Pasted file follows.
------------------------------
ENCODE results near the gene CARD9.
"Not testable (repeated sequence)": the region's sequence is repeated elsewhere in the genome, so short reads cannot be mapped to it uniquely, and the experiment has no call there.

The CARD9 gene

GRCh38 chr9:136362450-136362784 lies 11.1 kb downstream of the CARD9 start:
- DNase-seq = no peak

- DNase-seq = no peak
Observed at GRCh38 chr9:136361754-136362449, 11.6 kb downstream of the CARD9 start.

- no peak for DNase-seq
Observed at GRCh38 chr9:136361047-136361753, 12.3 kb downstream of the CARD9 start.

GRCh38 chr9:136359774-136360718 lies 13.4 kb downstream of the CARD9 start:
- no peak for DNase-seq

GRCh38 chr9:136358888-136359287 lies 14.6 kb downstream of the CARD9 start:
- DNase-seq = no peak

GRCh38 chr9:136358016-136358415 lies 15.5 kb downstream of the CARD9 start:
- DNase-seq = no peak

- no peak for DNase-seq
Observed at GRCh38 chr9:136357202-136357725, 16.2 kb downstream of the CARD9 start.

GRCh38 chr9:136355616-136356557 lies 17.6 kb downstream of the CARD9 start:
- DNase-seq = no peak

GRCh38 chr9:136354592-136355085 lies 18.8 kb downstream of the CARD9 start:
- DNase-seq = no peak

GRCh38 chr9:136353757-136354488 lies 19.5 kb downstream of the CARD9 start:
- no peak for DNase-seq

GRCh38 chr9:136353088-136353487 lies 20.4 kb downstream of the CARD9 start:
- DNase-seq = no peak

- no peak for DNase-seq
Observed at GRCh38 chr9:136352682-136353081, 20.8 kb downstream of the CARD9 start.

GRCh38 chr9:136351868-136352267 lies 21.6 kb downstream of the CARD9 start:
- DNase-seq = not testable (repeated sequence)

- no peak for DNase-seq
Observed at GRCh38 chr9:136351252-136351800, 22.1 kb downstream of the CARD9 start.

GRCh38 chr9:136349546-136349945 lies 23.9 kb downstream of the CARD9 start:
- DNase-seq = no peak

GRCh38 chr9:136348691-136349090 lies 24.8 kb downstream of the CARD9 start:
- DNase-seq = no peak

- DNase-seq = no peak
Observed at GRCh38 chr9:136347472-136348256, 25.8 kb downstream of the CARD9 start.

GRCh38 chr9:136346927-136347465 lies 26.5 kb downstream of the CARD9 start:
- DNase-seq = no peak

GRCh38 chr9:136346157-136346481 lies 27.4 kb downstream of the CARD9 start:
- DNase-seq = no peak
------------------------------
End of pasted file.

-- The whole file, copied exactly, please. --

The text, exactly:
ENCODE results near the gene CARD9.
"Not testable (repeated sequence)": the region's sequence is repeated elsewhere in the genome, so short reads cannot be mapped to it uniquely, and the experiment has no call there.

The CARD9 gene

GRCh38 chr9:136362450-136362784 lies 11.1 kb downstream of the CARD9 start:
- DNase-seq = no peak

- DNase-seq = no peak
Observed at GRCh38 chr9:136361754-136362449, 11.6 kb downstream of the CARD9 start.

- no peak for DNase-seq
Observed at GRCh38 chr9:136361047-136361753, 12.3 kb downstream of the CARD9 start.

GRCh38 chr9:136359774-136360718 lies 13.4 kb downstream of the CARD9 start:
- no peak for DNase-seq

GRCh38 chr9:136358888-136359287 lies 14.6 kb downstream of the CARD9 start:
- DNase-seq = no peak

GRCh38 chr9:136358016-136358415 lies 15.5 kb downstream of the CARD9 start:
- DNase-seq = no peak

- no peak for DNase-seq
Observed at GRCh38 chr9:136357202-136357725, 16.2 kb downstream of the CARD9 start.

GRCh38 chr9:136355616-136356557 lies 17.6 kb downstream of the CARD9 start:
- DNase-seq = no peak

GRCh38 chr9:136354592-136355085 lies 18.8 kb downstream of the CARD9 start:
- DNase-seq = no peak

GRCh38 chr9:136353757-136354488 lies 19.5 kb downstream of the CARD9 start:
- no peak for DNase-seq

GRCh38 chr9:136353088-136353487 lies 20.4 kb downstream of the CARD9 start:
- DNase-seq = no peak

- no peak for DNase-seq
Observed at GRCh38 chr9:136352682-136353081, 20.8 kb downstream of the CARD9 start.

GRCh38 chr9:136351868-136352267 lies 21.6 kb downstream of the CARD9 start:
- DNase-seq = not testable (repeated sequence)

- no peak for DNase-seq
Observed at GRCh38 chr9:136351252-136351800, 22.1 kb downstream of the CARD9 start.

GRCh38 chr9:136349546-136349945 lies 23.9 kb downstream of the CARD9 start:
- DNase-seq = no peak

GRCh38 chr9:136348691-136349090 lies 24.8 kb downstream of the CARD9 start:
- DNase-seq = no peak

- DNase-seq = no peak
Observed at GRCh38 chr9:136347472-136348256, 25.8 kb downstream of the CARD9 start.

GRCh38 chr9:136346927-136347465 lies 26.5 kb downstream of the CARD9 start:
- DNase-seq = no peak

GRCh38 chr9:136346157-136346481 lies 27.4 kb downstream of the CARD9 start:
- DNase-seq = no peak